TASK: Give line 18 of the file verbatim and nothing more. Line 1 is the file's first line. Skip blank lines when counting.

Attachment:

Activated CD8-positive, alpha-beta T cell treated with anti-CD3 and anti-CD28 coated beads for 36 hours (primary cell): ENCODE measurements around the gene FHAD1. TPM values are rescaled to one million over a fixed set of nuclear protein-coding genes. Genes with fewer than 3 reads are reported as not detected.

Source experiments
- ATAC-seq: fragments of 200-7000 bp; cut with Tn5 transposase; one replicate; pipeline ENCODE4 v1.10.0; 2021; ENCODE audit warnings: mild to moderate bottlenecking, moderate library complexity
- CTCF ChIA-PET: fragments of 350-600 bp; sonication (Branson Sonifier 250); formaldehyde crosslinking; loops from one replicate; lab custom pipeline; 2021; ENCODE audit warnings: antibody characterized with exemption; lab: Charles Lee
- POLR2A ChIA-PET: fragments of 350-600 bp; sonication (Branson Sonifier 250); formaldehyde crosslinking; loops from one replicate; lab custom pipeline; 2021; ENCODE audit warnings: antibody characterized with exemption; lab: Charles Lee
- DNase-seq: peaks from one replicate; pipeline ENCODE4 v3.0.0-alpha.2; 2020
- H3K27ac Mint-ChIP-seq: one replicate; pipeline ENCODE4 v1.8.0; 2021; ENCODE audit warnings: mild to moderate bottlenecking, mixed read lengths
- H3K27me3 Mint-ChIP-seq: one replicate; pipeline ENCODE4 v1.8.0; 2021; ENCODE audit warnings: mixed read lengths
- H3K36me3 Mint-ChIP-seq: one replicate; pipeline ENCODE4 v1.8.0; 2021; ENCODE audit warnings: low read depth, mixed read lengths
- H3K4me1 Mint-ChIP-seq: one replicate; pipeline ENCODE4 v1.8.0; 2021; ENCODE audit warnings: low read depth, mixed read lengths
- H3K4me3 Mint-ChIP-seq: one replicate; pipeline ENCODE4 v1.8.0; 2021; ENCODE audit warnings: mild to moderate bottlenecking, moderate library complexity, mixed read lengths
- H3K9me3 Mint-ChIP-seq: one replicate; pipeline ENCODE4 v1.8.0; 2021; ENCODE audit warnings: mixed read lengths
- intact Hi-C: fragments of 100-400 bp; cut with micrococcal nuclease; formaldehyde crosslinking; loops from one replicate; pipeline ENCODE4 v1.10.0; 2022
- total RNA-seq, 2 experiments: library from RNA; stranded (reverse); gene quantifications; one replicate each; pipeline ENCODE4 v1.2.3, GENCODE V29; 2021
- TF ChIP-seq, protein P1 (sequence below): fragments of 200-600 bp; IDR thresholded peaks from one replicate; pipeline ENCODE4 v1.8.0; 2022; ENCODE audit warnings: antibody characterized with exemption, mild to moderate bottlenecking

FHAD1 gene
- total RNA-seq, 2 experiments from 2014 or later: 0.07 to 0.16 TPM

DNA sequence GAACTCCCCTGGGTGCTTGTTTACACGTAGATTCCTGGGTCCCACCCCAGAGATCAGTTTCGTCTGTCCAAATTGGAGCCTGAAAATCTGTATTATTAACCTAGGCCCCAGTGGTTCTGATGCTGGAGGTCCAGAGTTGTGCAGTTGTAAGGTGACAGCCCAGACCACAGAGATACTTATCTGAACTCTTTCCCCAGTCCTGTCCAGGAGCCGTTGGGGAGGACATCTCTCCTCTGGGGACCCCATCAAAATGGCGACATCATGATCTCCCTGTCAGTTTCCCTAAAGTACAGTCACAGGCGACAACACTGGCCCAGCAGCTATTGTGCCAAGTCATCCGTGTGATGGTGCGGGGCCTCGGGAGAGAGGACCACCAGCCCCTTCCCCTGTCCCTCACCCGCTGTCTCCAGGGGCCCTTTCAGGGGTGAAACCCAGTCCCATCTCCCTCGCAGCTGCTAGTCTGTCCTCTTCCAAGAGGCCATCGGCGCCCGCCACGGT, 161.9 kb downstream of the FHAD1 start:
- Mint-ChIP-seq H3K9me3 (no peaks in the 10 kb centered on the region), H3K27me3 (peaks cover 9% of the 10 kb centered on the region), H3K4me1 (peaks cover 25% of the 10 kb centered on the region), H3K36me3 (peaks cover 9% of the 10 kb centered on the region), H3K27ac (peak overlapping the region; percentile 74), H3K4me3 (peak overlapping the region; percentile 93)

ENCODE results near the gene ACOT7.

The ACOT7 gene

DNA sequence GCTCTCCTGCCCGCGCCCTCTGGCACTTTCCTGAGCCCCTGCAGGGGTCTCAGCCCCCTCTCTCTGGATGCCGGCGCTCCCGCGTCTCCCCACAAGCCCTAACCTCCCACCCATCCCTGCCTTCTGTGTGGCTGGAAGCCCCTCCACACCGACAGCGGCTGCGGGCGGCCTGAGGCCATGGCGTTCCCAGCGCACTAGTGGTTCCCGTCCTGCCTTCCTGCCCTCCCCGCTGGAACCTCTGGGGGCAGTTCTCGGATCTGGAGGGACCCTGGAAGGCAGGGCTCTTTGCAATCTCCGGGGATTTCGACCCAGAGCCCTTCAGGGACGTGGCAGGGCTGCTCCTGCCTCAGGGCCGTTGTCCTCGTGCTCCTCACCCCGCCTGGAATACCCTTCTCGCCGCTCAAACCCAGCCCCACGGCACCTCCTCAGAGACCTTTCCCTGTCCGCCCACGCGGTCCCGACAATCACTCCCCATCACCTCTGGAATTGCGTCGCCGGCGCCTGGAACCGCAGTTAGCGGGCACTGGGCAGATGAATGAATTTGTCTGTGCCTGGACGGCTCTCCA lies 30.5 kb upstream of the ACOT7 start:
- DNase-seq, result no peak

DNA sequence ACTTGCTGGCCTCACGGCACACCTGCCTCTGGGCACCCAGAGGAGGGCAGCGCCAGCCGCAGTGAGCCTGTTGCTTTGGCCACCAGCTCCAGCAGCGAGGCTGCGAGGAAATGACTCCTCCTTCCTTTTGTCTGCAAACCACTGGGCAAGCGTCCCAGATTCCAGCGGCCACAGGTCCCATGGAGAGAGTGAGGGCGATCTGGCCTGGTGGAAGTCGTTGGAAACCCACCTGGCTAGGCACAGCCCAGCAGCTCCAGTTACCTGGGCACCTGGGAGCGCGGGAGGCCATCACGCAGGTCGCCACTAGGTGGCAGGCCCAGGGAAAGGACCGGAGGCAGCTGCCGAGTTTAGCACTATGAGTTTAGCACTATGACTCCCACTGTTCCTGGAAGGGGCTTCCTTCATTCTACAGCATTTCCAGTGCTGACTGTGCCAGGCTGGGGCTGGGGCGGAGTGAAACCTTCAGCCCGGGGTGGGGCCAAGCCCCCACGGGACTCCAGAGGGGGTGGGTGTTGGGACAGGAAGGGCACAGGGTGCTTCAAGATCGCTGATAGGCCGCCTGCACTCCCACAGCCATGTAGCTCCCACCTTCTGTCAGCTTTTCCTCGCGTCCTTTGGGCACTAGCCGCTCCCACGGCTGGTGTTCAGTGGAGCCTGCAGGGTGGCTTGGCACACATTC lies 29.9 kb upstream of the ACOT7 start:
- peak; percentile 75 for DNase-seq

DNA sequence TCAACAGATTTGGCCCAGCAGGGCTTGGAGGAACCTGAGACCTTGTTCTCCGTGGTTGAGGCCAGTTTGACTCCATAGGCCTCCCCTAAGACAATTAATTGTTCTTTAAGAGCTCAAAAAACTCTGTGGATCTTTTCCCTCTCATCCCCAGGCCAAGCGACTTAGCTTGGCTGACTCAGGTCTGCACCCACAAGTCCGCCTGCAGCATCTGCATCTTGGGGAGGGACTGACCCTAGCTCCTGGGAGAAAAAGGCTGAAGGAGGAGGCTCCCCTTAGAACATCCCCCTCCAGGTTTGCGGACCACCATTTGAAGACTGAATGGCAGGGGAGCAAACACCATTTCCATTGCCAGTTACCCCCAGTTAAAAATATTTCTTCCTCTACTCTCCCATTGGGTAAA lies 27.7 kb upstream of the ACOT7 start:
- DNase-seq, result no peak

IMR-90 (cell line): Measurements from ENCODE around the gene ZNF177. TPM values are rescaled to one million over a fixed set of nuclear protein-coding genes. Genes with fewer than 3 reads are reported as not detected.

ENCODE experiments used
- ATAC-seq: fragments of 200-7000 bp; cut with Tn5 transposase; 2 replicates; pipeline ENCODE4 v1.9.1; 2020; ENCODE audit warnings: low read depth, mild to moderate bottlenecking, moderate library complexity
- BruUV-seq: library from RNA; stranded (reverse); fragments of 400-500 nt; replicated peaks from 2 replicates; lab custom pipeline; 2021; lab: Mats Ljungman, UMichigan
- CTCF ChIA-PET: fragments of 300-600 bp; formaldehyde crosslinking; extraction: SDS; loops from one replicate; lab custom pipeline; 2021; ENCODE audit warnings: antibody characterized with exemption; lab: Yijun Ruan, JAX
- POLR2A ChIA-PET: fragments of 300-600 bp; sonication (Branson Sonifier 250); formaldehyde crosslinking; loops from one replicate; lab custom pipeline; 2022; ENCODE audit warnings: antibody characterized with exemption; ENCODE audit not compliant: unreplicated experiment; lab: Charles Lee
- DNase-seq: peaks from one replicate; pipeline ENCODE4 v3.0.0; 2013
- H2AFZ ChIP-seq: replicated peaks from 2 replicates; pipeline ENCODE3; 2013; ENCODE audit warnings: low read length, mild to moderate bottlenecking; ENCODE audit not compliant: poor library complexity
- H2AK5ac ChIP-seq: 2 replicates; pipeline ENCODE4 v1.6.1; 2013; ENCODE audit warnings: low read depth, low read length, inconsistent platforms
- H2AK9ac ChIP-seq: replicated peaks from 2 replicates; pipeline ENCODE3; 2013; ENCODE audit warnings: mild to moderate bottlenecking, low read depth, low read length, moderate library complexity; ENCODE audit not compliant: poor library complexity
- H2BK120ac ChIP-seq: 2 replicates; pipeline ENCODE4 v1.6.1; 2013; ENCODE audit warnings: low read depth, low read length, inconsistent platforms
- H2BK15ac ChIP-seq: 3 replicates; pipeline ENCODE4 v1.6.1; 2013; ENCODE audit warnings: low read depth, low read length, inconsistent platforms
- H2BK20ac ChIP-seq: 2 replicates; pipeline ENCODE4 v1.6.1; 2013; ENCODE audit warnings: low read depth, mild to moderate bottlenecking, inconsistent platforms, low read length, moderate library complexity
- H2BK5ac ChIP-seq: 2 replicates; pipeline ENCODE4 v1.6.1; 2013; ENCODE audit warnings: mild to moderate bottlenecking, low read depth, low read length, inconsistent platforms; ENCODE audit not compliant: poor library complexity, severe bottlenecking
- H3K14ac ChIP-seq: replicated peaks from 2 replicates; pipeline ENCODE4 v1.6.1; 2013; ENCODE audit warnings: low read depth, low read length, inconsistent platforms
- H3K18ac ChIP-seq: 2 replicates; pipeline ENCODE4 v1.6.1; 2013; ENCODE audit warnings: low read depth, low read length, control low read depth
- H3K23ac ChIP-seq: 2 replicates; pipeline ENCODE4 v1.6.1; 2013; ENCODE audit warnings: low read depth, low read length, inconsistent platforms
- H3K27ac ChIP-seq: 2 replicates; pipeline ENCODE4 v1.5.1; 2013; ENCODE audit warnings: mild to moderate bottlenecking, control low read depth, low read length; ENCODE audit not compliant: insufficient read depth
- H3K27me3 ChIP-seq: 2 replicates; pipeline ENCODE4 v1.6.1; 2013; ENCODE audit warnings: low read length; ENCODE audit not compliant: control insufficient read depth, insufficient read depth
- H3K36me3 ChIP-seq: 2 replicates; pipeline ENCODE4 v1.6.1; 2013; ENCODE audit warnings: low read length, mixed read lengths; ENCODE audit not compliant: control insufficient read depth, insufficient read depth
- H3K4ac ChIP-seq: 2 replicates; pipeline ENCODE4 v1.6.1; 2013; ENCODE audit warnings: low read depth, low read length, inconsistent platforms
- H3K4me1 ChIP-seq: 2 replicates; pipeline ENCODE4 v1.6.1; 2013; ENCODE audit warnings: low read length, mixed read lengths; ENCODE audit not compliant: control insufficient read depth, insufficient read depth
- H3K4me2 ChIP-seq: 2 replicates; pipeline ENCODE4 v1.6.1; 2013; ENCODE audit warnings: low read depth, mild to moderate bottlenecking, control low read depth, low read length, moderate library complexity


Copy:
DNA sequence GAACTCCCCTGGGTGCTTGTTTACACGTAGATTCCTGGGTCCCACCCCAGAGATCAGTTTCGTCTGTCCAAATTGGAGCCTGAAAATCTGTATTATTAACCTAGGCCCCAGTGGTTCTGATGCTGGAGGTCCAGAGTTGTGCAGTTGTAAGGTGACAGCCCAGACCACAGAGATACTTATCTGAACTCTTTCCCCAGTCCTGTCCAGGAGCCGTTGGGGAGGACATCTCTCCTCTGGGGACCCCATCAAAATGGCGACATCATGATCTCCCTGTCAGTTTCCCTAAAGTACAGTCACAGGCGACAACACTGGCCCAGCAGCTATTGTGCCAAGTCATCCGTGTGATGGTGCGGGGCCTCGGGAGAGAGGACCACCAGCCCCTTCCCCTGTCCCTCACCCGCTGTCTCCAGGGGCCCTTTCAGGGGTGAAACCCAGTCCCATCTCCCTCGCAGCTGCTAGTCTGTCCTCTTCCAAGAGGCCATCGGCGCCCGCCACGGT, 161.9 kb downstream of the FHAD1 start: